06 August 2013

Dispatches from Israel 2

by Helen Kaye

[When Helen Eleasari offered to send me the journal of her trip to Berlin (see ROT, 22 July), she also offered some recent reviews from her job at the Jerusalem Post.  (Helen, as readers of ROT may have discerned, writes for JP as Helen Kaye; her other work, including “Berlin,” is by-lined Helen Eleasari.)  Needless to add, I jumped at the opportunity to run Helen’s reviews, both as a way to continue to broaden the selection of voices that appear on ROT and to keep posting items about cultural events from other part of the country and the world, distant from my East Coast beat.   

[Two of the reviews below, originally published in May and July this year, are of plays by 63-year-old Israeli playwright and screenwriter Motti Lerner.  “To put into context the reviews,” when Helen sent me the copy, she remarked: “Motti Lerner is an intensely political playwright whose work is controversial here as it pulls no punches, especially vis a vis the messianic religious right.”  The third notice is of a Hebrew translation of Shakespeare’s Macbeth (which Helen said was very hard to write).  “Omri Nitzan [the Macbeth director] is the artistic director of the Cameri,” Helen explained, “and has been for the last 15 years or so.  He's our Peter Brook, sort of.”]

Hastening the End
By Motti Lerner
Directed by Ron Ninio
Khan Theater, Jerusalem

The observant friends who have watched Motti Lerner’s Hastening the End are stiff with outrage. The situation, says one “is more complex. You can’t make a black or white poster out of everything.”

“Lerner is as fanatical as those he calls fanatics,” observes another. “[The play] is manipulative, things are taken out of context.”

And although this is a polemic rather than a play, and preaches to the converted, there is in it a discussion on the nature of religion, on the content of the relationship between man and the deity.

But it’s the polemic that is out front. Its attack is two-pronged. It pillories what is perceived as Jewish national religious fanaticism; the kind of fanaticism, maintains Lerner, that justifies cold-blooded murder of the ‘other’ or ‘the goy’ in the name of and sanctioned by Jewish Law, or Halacha. It also charges us with moral cowardice in that we back off, refusing to see a threat that, if permitted to rampage on, will destroy us.

The vehicle is a sort-of play within a play of a father/son relationship that goes terminally bad because religion opens a chasm between them.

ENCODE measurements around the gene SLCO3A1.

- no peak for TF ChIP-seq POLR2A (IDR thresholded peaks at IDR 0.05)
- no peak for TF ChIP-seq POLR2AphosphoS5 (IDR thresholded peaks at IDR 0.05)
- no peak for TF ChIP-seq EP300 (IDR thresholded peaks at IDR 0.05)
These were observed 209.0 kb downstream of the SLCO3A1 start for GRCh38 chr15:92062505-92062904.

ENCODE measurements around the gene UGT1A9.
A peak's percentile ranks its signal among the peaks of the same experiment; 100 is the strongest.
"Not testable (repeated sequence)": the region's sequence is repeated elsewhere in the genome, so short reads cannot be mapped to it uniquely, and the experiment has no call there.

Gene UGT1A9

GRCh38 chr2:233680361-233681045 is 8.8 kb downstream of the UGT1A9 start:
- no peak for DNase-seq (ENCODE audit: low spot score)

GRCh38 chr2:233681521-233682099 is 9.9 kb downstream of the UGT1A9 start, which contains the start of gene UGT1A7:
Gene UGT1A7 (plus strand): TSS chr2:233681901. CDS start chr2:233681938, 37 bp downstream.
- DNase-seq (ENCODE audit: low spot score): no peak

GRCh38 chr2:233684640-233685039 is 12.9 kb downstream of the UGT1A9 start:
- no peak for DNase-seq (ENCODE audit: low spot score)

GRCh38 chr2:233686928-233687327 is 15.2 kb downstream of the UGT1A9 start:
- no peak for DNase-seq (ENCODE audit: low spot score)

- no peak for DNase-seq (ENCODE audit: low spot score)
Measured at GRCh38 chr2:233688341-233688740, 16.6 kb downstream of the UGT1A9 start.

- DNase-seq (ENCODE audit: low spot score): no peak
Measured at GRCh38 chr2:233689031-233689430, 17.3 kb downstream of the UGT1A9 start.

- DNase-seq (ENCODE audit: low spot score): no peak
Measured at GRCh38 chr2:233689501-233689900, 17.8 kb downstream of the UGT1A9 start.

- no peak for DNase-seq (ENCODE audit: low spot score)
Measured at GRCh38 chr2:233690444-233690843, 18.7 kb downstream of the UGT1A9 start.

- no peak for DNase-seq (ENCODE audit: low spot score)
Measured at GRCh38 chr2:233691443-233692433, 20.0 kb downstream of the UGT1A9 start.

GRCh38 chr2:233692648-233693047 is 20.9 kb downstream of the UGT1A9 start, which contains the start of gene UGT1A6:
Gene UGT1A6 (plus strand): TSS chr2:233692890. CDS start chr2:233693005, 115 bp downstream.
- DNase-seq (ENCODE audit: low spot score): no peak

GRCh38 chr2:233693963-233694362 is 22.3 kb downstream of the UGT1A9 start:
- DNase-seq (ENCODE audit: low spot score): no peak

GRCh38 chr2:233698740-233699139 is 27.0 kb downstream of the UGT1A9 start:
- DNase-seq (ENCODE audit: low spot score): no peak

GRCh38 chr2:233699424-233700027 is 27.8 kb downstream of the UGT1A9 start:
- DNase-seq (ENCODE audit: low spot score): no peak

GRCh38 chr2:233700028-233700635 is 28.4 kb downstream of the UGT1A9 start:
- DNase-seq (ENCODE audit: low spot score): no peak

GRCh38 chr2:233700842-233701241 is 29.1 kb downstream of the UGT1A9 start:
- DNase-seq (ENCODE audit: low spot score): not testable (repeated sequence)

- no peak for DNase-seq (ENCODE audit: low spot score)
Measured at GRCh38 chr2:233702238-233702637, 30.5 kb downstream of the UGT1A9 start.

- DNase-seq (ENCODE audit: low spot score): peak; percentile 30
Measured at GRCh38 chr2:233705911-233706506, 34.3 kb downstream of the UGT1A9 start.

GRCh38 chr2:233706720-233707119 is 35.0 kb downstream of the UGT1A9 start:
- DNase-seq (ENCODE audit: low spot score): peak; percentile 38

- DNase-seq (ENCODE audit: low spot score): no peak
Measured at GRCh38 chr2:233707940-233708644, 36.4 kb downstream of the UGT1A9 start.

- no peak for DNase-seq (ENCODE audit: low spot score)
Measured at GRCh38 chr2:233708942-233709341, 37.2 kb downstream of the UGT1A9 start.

Religious high-school student Yuval Rosenfeld, played with fiery conviction by Itay Zvulun, has dressed up for Purim as Baruch Goldstein, the New-York born physician who in 1994 opened fire on Muslim worshippers in the Cave of the Patriarchs in Hebron, killing 29 and wounding 125, was in his turn slaughtered by the enraged Muslims, and thereby became a hero-martyr to the extreme religious right.

Horrified that his son could identify with a killer, playwright Hagai Rosenfeld (Nir Ron), and formerly a yeshiva teacher himself, goes in search of the truth behind the massacre, proposing to write a play on Goldstein. Ron’s style of acting always conveys much with little, and here he beautifully shows us Hagai’s mounting emotional turbulence.

Director Ninio has the actors on stage throughout on Kineret Kisch’s yeshiva-classroom set, as if they’re participating in a ‘shi-ur’, a lesson in its biblical sense. Arye Tcherner invests his two rabbinical characters with a smug sanctimony whereas Jonathan Miller’s pair of settler rabbis shows fiery certitude. As Hagai’s former yeshiva colleague, Yossi Eini creates an uneasy Rabbi Amiel astride an abyss.

Not an easy play to see but if it provokes discourse, then it has done its job.

*  *  *  *
Pangs of the Messiah
By Motti Lerner
Directed by Kfir Azulai
Beersheva Theater, Beersheva (Be’er Sheva)

If this Pangs of the Messiah does one thing, it gives the settlers a human face, makes us realize they’re people, not just, as many perceive them, a symbol of intransigent and messianic religious nationalism.

The play itself may center on what takes place in a family home in Samaria, but its implications are national and grim. Unless we get our own house in order, very soon we won’t have one. Is this the pang? Is the title one of grim irony? Or do we take the title literally? As birth pangs produce a child, do these pangs produce Redemption?

Rabbi Shmuel Basson (Jonathan Tcherchi), a religious and political leader in his community, is desperately working to prevent the signing of a peace treaty between Israel and the Palestinian Authority, and not just because his community will become part of the new Palestine. He genuinely believes such a treaty will be disastrous for the Jewish people, but intends to work within the law to get what he wants. Not so some of his household.

His son-in-law Benny (Nimrod Bergman) has already served time for murdering Arabs and will contemplate whatever it takes to effect that perceived Redemption. Lerner’s recent Hastening the End (Jerusalem Khan, May ’13) that deals with the Goldstein massacre in Hebron may be seen as the inevitable outcome of this ideology.

Basson’s son Avner (Oren Cohen), whom he had sent to the US to drum up support against the treaty among American Jews, returns home with his wife Tirtza (Noa Baron), and becomes radicalized, to her horror and disgust. As the negotiations move inexorably toward the signing of a treaty, events spiral out of control and more than lives are shattered.